Warmer and Saltier Sea off Iceland, Sandeels in Trouble Skip to content

Warmer and Saltier Sea off Iceland, Sandeels in Trouble

The ocean temperature around Iceland has never been higher than in the summer of 2010 since the Icelandic Marine Research Institute first began measuring the heat and salt level of seawater in 1970.

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A seabird cliff on Grímsey island. Photo by Páll Stefánsson.

The temperature began increasing rapidly after 1996, by 1-2°C in the uppermost levels of seawater off the southern and western coast—a development which should have occurred over 100 years, Morgunbladid reports.

The salt level in the seawater around Iceland has increased at the same time, which indicates where it originates. “The theory is that it’s coming in increased quantity from the ocean to the south and east,” said oceanographer Hédinn Valdimarsson.

In the north the ocean temperature is not increasing as rapidly yet shallow waters off the northern coast are becoming warmer too, indicating a similar development as in the south and west.

Valdimarsson pointed out that this might be part of a natural fluctuation. There was a period of warmth in the ocean between 1925 and 1964, after which it cooled again. The problem is that there isn’t enough information to make reliable forecasts.

Among the possible consequences of this development is the drop in sandeels around the coastline, which is the main food for seabirds like puffins and Arctic terns.

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Capelin. Sandeels look similar but are even smaller. Contrary to the sandeel stock, the presence of capelin is increasing in Icelandic waters. Photo by Bjarni Brynjólfsson.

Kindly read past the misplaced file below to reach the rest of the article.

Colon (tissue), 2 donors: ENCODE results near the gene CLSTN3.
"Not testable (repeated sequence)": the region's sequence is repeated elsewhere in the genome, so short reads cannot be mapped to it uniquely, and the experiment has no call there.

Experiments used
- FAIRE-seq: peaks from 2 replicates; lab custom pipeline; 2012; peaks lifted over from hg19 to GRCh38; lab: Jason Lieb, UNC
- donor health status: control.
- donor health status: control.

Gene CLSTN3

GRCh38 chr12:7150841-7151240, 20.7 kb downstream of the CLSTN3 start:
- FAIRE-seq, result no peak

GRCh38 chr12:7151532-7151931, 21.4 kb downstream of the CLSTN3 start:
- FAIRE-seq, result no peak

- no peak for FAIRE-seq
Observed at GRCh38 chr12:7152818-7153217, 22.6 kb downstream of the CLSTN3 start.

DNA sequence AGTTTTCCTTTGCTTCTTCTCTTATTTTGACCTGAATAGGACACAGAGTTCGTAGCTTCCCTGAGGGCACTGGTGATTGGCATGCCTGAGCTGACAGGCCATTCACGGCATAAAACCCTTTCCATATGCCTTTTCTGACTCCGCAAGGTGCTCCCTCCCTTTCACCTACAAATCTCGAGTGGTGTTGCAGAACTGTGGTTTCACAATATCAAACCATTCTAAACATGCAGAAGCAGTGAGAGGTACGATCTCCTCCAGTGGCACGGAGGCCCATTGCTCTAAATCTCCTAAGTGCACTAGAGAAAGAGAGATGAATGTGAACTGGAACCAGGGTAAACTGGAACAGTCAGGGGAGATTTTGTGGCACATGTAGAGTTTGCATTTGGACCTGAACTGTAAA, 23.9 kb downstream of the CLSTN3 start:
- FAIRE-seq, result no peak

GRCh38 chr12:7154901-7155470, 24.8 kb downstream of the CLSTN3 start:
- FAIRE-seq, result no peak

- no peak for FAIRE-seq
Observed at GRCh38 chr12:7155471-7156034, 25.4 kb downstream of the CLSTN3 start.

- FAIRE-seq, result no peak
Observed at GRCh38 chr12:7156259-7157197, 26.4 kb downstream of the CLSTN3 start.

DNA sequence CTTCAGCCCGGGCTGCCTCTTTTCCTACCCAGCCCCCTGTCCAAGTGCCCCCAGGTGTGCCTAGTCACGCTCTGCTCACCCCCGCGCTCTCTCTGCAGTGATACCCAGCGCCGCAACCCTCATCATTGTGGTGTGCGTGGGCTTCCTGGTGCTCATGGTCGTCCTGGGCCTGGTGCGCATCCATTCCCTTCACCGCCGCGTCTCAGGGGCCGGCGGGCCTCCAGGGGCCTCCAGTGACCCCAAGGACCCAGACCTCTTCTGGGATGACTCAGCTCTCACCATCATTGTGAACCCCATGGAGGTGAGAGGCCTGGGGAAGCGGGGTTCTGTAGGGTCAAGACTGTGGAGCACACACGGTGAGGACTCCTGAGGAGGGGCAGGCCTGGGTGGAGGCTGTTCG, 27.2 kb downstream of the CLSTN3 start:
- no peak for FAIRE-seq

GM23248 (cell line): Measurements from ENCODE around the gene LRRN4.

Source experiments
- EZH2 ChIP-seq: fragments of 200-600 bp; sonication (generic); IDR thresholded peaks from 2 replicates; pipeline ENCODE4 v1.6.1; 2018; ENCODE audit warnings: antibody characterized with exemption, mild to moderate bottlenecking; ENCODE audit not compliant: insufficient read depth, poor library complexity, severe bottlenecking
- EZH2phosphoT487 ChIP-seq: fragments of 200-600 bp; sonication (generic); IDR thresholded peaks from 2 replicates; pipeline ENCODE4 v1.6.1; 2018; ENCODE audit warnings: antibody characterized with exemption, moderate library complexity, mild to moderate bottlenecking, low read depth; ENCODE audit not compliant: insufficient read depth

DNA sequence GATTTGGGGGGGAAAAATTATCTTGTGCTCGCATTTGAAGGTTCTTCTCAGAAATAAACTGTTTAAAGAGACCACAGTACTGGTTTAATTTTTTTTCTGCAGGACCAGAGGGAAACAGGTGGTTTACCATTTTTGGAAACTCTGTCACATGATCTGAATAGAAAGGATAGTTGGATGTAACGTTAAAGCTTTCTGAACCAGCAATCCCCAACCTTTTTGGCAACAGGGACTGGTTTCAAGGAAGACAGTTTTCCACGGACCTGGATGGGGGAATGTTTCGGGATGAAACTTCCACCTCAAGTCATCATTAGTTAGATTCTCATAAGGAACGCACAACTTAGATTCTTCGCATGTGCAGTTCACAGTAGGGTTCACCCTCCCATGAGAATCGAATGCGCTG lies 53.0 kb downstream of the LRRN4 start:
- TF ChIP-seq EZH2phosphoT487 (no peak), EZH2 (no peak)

“I am not especially optimistic,” said Valur Bogason, a biologist at the Marine Research Institute, of the fish stock’s possible recovery. “There has to be a good recurrence of the stock, preferably for two or three years in a row, for a retroversion to occur.”

There are various theories as to why sandeels are decreasing in such significant numbers. Bogason and his colleague Kristján Lilliendahl, who have studied the condition of the sandeel stock since 2006, believe it is an interplay between increased exploitation by other animals and environmental factors.

The theories include the growth of the haddock stock; the fish feeds on sandeels and its roe, increased presence of mackerel in Icelandic waters which are known to eat sandeels and might also compete with sandeels on krill and lack of oxygen on the ocean floor due to increased density of algae around the Westman Islands.

None of these theories have been proven but Bogason and Lilliendahl believe that “something special” occurred around the Westman Islands and Vík.

It appears that the sandeel stock off the Westman Islands suffered a significant shock which almost wiped it out. The condition was especially poor in 2006 and 2007.

The situation improved somewhat the following year, especially off Vík, but it is still severe off the Westman Islands where the largest puffin colony in the world relies on sufficient supply of sandeels.

Click here to read more about the condition of puffins and Arctic terns.

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